If Norway operated like most of the U.S., this office would certainly be in the capital, Oslo. In the U.S. we replicate these functions at the state level, so here the equivalent office would be (and is) in the Des Moines metro area. But instead, this Norwegian office was part of a coordinated plan to build better roads and communications linking these remote communities, as well as supporting education, using the employment needs of the government to assist local economies outside the capital.
In 1980, the remoteness of this office would have been a big risk (remember the Internet did not become commercially viable until more than a decade later), and its location was almost certainly a short-term detriment. But as this function of state government has become increasingly automated, its potential has been fulfilled, and it is now a major economic and educational driver for the region.
The pros of decentralization
There is no doubt that the “velocity of money,” the circular re-use of the same salary dollar multiple times before it leaves a community (in this case taxpayer dollars), has long been the driving force behind much of the prosperity in Des Moines. In a “virtuous circle,” this cashflow helped the entire region to attract private enterprise capital and jobs as well.
Fun fact (or not): That new Walmart (and often other new large retail developments) you drive by is likely receiving more money as a percent of top-line sales from government sources in its early years than it is delivering in profit to the stockholders. Walmart has prospered for years on an intentionally-thin 3% net profit margin, but sales tax, earnings tax, and property tax rebates totaling greater than this are the now the norm for new commercial development.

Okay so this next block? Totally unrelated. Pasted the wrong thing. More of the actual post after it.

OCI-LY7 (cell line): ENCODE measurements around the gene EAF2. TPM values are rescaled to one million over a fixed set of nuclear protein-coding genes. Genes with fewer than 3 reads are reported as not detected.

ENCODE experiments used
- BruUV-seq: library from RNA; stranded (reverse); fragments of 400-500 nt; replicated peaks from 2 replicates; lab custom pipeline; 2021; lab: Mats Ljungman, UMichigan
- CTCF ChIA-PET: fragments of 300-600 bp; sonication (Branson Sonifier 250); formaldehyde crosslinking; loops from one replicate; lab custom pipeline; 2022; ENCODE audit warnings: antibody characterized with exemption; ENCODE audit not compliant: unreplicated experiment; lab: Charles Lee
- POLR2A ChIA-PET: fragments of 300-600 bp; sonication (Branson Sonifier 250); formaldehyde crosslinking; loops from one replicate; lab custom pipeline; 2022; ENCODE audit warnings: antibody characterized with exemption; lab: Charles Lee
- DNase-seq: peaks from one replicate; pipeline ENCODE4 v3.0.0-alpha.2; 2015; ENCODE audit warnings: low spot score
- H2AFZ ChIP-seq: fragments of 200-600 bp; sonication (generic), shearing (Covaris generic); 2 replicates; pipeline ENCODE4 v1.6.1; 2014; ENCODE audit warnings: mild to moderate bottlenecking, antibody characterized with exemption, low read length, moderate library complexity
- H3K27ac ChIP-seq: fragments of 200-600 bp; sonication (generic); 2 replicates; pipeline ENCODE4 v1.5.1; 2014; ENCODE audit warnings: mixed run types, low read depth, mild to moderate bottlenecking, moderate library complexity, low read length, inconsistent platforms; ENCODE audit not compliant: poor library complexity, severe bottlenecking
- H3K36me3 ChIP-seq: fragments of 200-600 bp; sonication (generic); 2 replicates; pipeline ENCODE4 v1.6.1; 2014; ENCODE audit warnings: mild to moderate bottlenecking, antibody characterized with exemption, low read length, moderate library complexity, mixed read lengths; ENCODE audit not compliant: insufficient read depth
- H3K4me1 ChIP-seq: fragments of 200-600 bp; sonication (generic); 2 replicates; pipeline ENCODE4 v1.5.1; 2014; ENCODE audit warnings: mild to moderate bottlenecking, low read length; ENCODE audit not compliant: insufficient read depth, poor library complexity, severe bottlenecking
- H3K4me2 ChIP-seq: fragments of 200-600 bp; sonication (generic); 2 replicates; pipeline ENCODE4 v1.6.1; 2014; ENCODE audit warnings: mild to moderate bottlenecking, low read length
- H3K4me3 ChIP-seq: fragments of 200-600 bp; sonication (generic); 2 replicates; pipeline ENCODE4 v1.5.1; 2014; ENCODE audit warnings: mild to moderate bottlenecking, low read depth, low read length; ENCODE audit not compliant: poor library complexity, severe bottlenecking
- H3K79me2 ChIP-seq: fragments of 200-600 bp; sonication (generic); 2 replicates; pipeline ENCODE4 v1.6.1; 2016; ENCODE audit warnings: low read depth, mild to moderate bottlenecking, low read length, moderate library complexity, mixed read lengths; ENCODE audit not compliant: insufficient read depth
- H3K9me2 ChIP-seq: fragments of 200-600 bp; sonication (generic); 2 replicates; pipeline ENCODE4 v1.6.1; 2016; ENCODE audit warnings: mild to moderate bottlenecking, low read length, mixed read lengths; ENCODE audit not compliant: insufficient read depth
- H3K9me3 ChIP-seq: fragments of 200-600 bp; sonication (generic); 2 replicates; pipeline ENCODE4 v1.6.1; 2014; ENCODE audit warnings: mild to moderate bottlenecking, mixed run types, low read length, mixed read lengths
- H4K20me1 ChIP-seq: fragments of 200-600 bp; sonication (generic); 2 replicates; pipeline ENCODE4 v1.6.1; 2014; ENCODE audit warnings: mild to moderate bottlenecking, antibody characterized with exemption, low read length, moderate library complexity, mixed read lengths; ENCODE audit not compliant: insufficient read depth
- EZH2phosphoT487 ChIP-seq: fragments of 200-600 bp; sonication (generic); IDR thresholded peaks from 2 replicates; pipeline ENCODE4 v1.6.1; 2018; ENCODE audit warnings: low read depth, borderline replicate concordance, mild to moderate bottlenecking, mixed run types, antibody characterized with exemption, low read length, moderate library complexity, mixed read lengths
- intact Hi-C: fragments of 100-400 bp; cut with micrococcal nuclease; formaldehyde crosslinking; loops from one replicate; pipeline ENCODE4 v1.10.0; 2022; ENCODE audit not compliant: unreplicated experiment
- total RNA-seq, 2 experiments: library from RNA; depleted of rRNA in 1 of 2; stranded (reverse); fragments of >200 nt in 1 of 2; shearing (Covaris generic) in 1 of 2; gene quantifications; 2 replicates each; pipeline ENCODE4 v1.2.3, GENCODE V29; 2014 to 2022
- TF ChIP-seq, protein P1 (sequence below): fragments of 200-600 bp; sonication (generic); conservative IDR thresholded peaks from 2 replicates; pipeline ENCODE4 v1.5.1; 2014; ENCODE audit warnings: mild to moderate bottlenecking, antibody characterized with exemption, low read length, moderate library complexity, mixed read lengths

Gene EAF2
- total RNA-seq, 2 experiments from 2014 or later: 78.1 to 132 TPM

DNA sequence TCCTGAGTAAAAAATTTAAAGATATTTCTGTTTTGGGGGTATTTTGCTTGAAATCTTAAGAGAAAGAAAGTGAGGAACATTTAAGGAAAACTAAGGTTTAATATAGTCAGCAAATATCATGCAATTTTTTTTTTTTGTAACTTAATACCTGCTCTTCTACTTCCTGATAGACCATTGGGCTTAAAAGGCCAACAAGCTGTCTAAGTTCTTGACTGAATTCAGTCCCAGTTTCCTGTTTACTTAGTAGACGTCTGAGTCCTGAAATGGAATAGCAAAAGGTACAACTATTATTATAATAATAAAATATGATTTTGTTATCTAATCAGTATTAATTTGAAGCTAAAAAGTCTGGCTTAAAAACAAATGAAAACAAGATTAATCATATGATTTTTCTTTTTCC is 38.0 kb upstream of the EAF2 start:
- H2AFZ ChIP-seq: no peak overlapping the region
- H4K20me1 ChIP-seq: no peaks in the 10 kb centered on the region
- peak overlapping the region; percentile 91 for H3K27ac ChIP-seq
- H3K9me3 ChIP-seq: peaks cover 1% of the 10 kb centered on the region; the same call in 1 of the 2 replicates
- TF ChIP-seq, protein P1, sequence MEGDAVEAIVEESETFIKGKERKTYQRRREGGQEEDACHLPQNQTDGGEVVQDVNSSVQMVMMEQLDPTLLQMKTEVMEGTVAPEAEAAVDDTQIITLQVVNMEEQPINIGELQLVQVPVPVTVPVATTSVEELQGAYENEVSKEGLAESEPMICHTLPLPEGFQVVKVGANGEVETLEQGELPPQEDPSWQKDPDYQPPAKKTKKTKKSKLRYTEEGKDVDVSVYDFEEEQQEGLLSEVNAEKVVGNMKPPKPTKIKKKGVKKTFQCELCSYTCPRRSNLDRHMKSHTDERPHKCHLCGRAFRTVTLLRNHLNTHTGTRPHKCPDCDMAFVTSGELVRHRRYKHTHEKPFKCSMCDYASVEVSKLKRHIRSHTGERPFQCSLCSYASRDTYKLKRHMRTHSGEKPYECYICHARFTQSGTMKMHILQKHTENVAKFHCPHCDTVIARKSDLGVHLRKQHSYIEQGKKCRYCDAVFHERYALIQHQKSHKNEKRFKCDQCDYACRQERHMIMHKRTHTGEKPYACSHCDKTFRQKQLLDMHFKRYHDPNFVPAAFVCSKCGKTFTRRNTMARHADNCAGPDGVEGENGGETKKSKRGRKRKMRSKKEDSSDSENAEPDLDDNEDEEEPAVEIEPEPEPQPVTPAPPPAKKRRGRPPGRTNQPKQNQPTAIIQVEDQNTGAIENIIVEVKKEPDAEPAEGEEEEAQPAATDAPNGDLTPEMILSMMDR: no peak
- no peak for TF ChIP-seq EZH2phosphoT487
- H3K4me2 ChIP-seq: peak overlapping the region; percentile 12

I have seen (in a neighboring state) a longstanding Home Depot store and a (now gone) Office Max store pay the full bore of taxes while new and bigger Lowes and Office Depot stores were literally built on an adjacent corner, using huge neighborhood infrastructure and tax incentives. This is where the noble and necessary effort for taxpayer-funded economic development investment turns into a disease, where only the rich get richer. Think of the alternative smaller-town investment that wasn’t done in this case.
Taxpayer dollars that go to Des Moines and don’t come back are “negative virtuous circles,” sapping local investment dollars away from communities. Governmental salaries reinvested in local communities pay for purchases at local businesses, support the local real estate market, and pay teacher salaries at local schools. Tax dollars that leave the smaller towns in Iowa, by the same process, help to kill local business and schools. Decentralization of government services can help reverse that circle.
Iowa has long had a “small town ethic” that has far too often proved more mythical than real in recent years. In short, revitalization of Iowa outside the capital is simply the right thing to do if you believe in Iowa. The alternative is to let more towns die. Yet, we rarely hear this as a key campaign plank.